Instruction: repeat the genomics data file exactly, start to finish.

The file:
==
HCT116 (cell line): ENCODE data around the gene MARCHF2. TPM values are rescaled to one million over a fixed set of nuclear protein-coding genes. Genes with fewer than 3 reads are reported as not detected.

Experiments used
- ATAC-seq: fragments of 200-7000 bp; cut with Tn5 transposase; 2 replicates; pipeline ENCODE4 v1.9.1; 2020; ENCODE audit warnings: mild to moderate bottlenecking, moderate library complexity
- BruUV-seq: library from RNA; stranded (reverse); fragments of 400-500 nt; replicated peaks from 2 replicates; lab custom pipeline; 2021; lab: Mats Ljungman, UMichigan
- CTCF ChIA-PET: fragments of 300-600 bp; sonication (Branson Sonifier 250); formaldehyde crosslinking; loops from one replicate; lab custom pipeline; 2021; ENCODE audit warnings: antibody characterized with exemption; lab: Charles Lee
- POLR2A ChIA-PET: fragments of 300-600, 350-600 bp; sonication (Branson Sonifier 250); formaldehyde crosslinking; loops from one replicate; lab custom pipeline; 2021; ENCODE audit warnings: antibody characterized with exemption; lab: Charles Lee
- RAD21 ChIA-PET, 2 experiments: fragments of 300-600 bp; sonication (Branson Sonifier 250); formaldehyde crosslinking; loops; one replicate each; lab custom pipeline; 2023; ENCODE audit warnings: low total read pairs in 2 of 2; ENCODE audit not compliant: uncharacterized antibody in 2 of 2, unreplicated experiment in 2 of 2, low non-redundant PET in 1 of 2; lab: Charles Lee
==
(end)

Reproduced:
HCT116 (cell line): ENCODE data around the gene MARCHF2. TPM values are rescaled to one million over a fixed set of nuclear protein-coding genes. Genes with fewer than 3 reads are reported as not detected.

Experiments used
- ATAC-seq: fragments of 200-7000 bp; cut with Tn5 transposase; 2 replicates; pipeline ENCODE4 v1.9.1; 2020; ENCODE audit warnings: mild to moderate bottlenecking, moderate library complexity
- BruUV-seq: library from RNA; stranded (reverse); fragments of 400-500 nt; replicated peaks from 2 replicates; lab custom pipeline; 2021; lab: Mats Ljungman, UMichigan
- CTCF ChIA-PET: fragments of 300-600 bp; sonication (Branson Sonifier 250); formaldehyde crosslinking; loops from one replicate; lab custom pipeline; 2021; ENCODE audit warnings: antibody characterized with exemption; lab: Charles Lee
- POLR2A ChIA-PET: fragments of 300-600, 350-600 bp; sonication (Branson Sonifier 250); formaldehyde crosslinking; loops from one replicate; lab custom pipeline; 2021; ENCODE audit warnings: antibody characterized with exemption; lab: Charles Lee
- RAD21 ChIA-PET, 2 experiments: fragments of 300-600 bp; sonication (Branson Sonifier 250); formaldehyde crosslinking; loops; one replicate each; lab custom pipeline; 2023; ENCODE audit warnings: low total read pairs in 2 of 2; ENCODE audit not compliant: uncharacterized antibody in 2 of 2, unreplicated experiment in 2 of 2, low non-redundant PET in 1 of 2; lab: Charles Lee